Fewer people paying who are not submitting claims increases premiums. Fourth is profit building by the providers and insurance companies. Higher premiums are needed to satisfy the business needs of the companies.
As for the systems in other countries it is a matter of perspective and how one defines a system that works.
So, I tell them that those systems work for everyone with no concerns about payment for the services. However, there may be a wait for elective services. Delayed services for some are better than no access to services for others.

4. How has the health care industry changed over your 35-year career?
When I entered the industry many health insurance companies were not-for-profit charitable organizations. Most employers provided health insurance for their employees. Providers did not have financial interests in the lab and radiology facilities to which they referred patients. Over time the number of for-profit companies increased and fewer employers provided insurance. Providers started receiving financial gain from services they prescribed. Also over the years various government entities started mandating benefits. These changes contributed to increased costs. The insurance policies were originally mostly fee-for-service based, i.e. a claim for each service was submitted by a provider or patient and the insurer paid based upon the contracted reimbursement rate with the provider. When this could not control the costs insurance companies introduced managed care and other business models to limit the number of services performed and the amount of reimbursement for them. Lastly, there were legislated changes such as HIPPA and COBRA that increased the administrative costs of the companies.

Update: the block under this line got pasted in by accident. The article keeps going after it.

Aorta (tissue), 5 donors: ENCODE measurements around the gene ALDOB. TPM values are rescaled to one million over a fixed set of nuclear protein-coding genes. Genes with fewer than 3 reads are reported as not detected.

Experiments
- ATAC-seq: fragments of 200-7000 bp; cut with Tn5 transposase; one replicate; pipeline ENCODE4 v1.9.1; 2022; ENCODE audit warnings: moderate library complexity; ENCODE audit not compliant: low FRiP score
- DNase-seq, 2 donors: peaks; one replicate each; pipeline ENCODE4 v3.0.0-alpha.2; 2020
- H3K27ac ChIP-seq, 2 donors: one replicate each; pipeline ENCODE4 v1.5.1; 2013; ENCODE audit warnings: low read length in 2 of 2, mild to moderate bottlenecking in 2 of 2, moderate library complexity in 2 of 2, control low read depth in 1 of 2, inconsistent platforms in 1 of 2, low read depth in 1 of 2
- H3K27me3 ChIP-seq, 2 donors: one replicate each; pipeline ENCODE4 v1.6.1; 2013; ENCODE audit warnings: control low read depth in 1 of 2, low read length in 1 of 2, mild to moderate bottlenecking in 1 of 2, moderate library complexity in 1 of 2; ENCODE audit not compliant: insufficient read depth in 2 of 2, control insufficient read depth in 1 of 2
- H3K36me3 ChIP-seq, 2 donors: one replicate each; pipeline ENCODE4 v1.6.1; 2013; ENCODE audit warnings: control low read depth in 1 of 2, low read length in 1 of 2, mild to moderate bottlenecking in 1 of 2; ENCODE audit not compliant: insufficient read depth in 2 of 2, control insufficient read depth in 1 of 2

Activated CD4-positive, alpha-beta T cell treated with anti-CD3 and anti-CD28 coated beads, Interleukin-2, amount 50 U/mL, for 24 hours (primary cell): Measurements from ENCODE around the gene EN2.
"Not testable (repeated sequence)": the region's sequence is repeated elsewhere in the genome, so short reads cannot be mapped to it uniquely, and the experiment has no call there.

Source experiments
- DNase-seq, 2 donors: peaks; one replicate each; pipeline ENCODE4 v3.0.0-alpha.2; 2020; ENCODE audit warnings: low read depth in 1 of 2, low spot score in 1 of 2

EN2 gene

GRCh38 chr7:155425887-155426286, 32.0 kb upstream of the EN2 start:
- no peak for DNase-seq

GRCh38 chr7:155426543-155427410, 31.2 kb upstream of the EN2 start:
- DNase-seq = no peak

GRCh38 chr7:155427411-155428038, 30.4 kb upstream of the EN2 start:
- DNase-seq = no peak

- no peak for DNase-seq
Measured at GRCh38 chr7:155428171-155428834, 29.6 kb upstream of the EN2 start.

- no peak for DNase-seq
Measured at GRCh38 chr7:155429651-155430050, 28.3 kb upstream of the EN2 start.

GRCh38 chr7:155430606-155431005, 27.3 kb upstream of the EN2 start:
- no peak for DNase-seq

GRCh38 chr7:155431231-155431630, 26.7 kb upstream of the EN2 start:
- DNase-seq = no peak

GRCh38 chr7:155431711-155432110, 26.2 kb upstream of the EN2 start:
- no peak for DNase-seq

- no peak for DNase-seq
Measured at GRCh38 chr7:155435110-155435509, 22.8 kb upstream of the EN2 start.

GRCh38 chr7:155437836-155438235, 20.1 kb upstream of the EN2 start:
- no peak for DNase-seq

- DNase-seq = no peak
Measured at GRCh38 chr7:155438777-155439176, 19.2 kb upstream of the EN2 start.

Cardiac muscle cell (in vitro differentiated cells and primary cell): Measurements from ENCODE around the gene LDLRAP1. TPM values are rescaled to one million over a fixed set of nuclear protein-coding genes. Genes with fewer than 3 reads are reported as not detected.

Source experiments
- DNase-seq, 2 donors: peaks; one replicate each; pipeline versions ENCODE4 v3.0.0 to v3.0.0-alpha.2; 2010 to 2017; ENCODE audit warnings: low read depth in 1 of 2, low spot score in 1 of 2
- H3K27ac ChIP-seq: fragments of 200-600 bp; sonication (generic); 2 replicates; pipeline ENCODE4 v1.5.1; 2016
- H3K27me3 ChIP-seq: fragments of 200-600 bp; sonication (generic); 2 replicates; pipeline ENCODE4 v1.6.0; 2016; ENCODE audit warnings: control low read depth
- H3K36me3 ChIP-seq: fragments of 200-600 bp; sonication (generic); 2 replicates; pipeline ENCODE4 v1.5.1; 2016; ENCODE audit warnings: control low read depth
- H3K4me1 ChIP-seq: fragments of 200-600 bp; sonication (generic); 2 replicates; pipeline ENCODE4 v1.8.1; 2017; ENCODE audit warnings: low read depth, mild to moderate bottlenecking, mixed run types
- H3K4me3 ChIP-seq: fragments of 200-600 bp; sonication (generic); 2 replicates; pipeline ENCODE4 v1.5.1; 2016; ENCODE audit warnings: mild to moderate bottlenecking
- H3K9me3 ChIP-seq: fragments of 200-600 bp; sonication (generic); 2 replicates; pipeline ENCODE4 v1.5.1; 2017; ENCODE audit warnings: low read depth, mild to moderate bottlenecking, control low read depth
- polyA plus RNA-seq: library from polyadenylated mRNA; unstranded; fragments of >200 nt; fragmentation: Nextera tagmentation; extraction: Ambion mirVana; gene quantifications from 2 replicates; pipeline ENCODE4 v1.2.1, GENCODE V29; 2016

5. Would the passage of the Health Security Act of 1993 have helped Americans avoid many of the mounting problems they face each year as costs continue to go up? In your opinion, what is the only viable system that can now be implemented to protect all Americans and get health care costs under control?
The HSA of 1993 was similar to the ACA and AHCA in many ways. However, its stated goal was to be a universal health plan where every citizen and permanent resident alien would have insurance. If it had been enacted the problem of too few healthy people in the rating pools would have been avoided and our insurance premiums would be much lower now. It still had the issue of how to manage the utilization of health care and the enforcement of the mandated enrollment of people into the program.
The only system that can provide long-term financially sustainable insurance is a single-payer system that is government run with premiums paid through taxation. Some call this Medicare-for-all. Everyone who is subject to taxation or is a dependent of such a person is automatically enrolled and covered. Benefits are the same for everyone.
— Rimsie McConiga